MIT scientists have worked out a way to take online service reviews and turn the data into a voice-recognizing recommendation system–no matter how complex or specific your request. It’s a sneak peak of how a semi-AI smartphone of 2015 will help your daily life.
MIT’s news release notes “the proliferation of websites such as Yelp and CitySearch has made it easy to find local businesses that meet common search criteria” when the criteria are pretty simple–cheap food of a particular type in a particular location, for instance. But what about “not so common criteria,” MIT wonders–“how big are the portions? […] Does the bartender make a good martini?” This data is sometimes available in the body text of wordy reviews, but as we all know, it can be a time-intensive slog through search results to find it, often because we need to verify that a particular review is truthful.
MIT’s Computer Science and Artificial Intelligence Lab’s Spoken Language Systems Group has built a system that automatically “combs through users’ reviews, extracting useful information and organizing it to make it searchable.” Though the MIT algorithm looks for phrases like “excellent martinis,” the code doesn’t assign a value to words like “excellent.” Instead, it matches such epithets (whether they’re positive or negative) with the numeric ratings that some review sites allow–“good steak” and “9/10 stars” for example. It then takes this collection of ratings and descriptions and builds a sophisticated map that adapts to new reviews, and also winds in data from the service’s websites to extend its understanding.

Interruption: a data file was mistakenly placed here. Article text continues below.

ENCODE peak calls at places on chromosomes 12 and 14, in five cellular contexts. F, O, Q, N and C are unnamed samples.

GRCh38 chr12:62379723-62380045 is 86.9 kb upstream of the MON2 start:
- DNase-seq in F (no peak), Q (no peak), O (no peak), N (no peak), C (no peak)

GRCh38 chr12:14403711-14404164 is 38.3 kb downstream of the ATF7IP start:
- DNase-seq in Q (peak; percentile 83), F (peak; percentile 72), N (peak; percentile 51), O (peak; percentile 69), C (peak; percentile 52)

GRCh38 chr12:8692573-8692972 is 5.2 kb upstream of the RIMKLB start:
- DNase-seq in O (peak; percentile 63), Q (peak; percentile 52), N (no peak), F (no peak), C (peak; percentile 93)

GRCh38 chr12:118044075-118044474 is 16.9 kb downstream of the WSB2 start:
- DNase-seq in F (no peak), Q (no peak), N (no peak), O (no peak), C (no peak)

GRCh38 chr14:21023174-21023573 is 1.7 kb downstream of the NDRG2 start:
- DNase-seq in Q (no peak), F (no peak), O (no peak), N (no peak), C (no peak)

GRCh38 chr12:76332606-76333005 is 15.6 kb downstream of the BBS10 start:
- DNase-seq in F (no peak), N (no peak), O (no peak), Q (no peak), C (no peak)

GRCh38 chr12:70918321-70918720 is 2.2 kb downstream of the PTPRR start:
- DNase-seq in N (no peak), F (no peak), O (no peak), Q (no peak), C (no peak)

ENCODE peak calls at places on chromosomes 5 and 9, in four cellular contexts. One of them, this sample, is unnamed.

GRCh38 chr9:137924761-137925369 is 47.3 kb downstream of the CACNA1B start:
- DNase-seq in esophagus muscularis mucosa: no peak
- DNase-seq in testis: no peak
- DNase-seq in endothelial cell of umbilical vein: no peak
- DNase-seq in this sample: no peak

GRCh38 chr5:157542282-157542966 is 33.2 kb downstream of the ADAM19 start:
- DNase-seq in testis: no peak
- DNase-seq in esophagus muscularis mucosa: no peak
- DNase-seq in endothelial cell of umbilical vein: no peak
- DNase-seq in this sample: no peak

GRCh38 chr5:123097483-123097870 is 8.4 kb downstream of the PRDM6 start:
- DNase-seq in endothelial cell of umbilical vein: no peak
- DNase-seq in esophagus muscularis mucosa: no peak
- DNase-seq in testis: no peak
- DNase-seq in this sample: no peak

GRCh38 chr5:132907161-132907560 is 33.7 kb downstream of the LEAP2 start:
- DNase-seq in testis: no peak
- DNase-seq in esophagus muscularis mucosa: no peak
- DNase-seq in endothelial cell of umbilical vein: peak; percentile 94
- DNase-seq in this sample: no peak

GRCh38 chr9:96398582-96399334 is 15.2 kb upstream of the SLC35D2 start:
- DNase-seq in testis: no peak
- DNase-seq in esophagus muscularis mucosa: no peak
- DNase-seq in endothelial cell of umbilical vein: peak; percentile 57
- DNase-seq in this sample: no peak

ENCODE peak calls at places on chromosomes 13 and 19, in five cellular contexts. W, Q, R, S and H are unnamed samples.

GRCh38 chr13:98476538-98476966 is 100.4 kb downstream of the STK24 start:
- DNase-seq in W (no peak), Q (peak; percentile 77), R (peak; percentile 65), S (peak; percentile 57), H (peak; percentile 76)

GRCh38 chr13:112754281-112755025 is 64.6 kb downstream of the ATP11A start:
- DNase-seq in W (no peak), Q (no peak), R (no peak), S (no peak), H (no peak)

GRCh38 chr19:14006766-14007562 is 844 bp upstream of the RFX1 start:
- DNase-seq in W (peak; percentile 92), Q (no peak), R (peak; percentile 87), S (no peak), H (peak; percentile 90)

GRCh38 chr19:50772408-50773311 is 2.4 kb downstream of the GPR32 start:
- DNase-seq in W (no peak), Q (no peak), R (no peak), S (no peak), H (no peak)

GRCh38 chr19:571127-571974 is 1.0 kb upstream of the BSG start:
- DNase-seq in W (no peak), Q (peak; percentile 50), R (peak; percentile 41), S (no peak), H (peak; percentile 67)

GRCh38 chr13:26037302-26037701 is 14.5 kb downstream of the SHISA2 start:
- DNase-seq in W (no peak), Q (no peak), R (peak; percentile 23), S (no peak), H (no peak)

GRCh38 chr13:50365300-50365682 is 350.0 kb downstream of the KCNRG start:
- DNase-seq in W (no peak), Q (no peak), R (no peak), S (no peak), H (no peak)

The upshot is a program that can return results associated with “nice ambience” alongside ones that have a “friendly vibe” because it’s seen the words “good,” “nice,” “friendly,” or “mood” associated with highly starred reviews for a particular restaurant or bar.
This is a glimpse of how smartphones of the future will work. We’re seeing a growing reliance on services like Yelp, and associated recommendation engines–Google itself just announced a global release of its Hotpot location-centric recommendation system. Professional reviewers still have a key job to play, but peer review is getting more important, particularly when you’re trying to make on-the-spot decisions and don’t have time to trawl through the review pages of the New York Times. Mobile apps on smartphones are how more and more of us are doing this–and if Google gets involved with the same kind of research as MIT is, this is how our smartphones will help us find services in the future. It’s really sci-fi come true.
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